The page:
Cheddar cheese gets its name from the English village of Cheddar, where it was originally made.

The word "Cheddar" also refers to a technique used in cheesemaking. Cheddaring involves slicing the solid milk curd into slabs, which are then piled on top of each other in order to squeeze out the liquid whey. This process of slicing and piling the curd is repeated at regular intervals for about 90 minutes. In addition to removing air and moisture from the cheese, it also smooths out the texture and allows microorganisms in the curd to produce more lactic acid, which gives Cheddar cheese its distinct tart flavor. After cheddaring, the cheese is placed in molds and aged.

Let's use capitalization to clarify: there is cheddar and there is Cheddar. The first, cheddar, is the hideous soapy plastic muck that you buy very cheap in supermarkets all over the world, and which is made in the country where it's bought. Its only known use is for melting, in student households, and possibly to keep penurious old ladies from dying of protein deprivation. This cheddar is not food, it is a thing to put in your stomach to dull the need for food.

Then there is Cheddar, the exquisitely delicious rich hard cheese, slightly veined with mould, made in the farms about the Cheddar Gorge in Somerset, and traditionally matured in the caves, where the temperature is a constant 7°C. A good farmhouse Cheddar is one of the best of all cheeses. I have seriously wondered the mould is mildly hallucinogenic or more accurately euphoria-genic, whatever the correct word for that is.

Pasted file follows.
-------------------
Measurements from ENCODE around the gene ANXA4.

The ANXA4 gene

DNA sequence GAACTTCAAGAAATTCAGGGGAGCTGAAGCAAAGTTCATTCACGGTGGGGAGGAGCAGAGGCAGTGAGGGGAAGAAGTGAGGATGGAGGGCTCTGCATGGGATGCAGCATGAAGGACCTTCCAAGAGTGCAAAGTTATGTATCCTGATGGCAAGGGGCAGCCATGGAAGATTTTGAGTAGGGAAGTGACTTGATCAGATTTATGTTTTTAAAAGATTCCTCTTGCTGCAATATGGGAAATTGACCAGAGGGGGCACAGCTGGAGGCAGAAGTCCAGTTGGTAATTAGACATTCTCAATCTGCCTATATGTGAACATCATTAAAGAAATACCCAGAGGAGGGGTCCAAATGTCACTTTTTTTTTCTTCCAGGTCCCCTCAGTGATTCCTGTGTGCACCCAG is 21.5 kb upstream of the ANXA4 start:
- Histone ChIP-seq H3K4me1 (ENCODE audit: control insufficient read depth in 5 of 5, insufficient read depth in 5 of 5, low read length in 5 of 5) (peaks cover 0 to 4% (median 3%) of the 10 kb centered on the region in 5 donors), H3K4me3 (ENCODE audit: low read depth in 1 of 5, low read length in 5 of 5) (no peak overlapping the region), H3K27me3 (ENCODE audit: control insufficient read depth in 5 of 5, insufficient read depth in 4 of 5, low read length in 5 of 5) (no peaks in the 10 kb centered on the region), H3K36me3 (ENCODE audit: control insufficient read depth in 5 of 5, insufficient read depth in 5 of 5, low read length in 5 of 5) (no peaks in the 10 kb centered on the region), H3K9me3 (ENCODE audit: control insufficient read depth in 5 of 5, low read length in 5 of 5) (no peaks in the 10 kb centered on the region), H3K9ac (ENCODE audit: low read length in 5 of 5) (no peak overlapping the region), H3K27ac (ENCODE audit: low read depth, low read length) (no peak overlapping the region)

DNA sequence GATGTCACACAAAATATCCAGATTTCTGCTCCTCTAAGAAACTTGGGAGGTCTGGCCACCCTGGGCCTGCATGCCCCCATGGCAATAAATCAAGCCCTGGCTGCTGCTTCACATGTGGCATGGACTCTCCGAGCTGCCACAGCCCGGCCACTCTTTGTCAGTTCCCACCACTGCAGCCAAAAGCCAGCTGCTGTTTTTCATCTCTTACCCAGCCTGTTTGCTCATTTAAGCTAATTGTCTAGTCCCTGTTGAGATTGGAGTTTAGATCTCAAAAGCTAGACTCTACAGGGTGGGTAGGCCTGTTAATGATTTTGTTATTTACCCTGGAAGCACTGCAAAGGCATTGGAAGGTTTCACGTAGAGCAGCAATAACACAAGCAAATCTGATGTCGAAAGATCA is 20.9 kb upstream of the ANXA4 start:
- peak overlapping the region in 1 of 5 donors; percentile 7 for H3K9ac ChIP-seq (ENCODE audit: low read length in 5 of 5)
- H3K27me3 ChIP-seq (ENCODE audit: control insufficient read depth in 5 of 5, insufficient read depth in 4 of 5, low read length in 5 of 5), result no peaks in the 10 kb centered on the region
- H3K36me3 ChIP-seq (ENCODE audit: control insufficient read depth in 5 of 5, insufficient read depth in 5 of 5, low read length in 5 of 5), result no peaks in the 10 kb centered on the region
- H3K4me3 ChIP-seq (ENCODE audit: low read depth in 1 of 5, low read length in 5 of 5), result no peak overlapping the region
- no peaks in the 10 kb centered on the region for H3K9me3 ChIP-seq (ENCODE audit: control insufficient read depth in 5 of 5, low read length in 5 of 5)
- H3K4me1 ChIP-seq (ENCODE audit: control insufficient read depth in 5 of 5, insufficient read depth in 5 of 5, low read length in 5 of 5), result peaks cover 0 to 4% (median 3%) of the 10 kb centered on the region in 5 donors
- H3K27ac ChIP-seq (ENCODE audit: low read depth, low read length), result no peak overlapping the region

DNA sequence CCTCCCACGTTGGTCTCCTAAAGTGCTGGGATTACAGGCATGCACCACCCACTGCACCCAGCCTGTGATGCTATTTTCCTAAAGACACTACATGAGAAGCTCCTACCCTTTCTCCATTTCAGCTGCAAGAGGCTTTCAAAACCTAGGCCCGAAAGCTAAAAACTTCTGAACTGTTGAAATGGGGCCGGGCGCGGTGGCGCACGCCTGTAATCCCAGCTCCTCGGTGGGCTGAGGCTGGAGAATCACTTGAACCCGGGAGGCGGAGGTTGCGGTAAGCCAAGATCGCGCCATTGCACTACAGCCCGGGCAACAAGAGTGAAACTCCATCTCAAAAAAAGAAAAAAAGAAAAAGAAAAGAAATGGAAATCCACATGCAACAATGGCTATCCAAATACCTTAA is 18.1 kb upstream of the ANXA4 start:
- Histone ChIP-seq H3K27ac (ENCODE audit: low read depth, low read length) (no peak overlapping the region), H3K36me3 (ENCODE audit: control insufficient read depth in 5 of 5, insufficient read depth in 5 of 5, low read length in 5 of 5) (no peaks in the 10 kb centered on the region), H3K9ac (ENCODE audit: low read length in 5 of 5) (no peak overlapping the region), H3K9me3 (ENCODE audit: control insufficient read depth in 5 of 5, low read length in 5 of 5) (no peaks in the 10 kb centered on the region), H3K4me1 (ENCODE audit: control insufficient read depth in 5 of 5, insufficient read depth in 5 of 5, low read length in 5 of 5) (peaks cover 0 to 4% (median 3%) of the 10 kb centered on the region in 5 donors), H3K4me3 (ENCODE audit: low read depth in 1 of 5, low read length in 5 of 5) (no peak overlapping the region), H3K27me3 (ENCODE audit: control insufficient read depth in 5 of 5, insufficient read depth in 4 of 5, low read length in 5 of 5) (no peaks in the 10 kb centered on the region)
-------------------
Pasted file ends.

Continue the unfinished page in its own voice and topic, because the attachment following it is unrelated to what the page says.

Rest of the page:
Cheddar has been esteemed for almost a thousand years. A Pipe Roll of Henry II records the purchase of 10 240 lb at a farthing a pound. The king called it the best cheese in England. In the reign of Charles I the entire supply was bought by the royal court before it was made.

The village of Cheddar is at one end of the Cheddar Gorge, a spectacular area in the Mendip Hills, famous for its cave system, one of the tourist highlights of that part of Britain.

One of the caves, Gough's Cave, contains an underground river called the Cheddar Yeo. Not only were the caves inhabited for 40 000 years, but a burial dating from 9 000 years ago had its skeleton ("Cheddar Man", discovered in 1903) so well preserved that DNA could be extracted, and compared with modern locals. Cheddar Man has close relatives living in the Cheddar area to this day.

Mature farmhouse Cheddar is pale yellow, has small cracks, and a typical waxy appearance and taste, that contrasts beautifully with the sharp elements in its taste.

The taste of good Cheddar is unique, and to some, ranks among of the simple delights of life. Meanwhile, the same type of cheese can be found elsewhere: Cantal in particular is very similar.

Ched"dar (?), a.

Of or pertaining to, or made at, Cheddar, in England; as, Cheddar cheese.


© Webster 1913.

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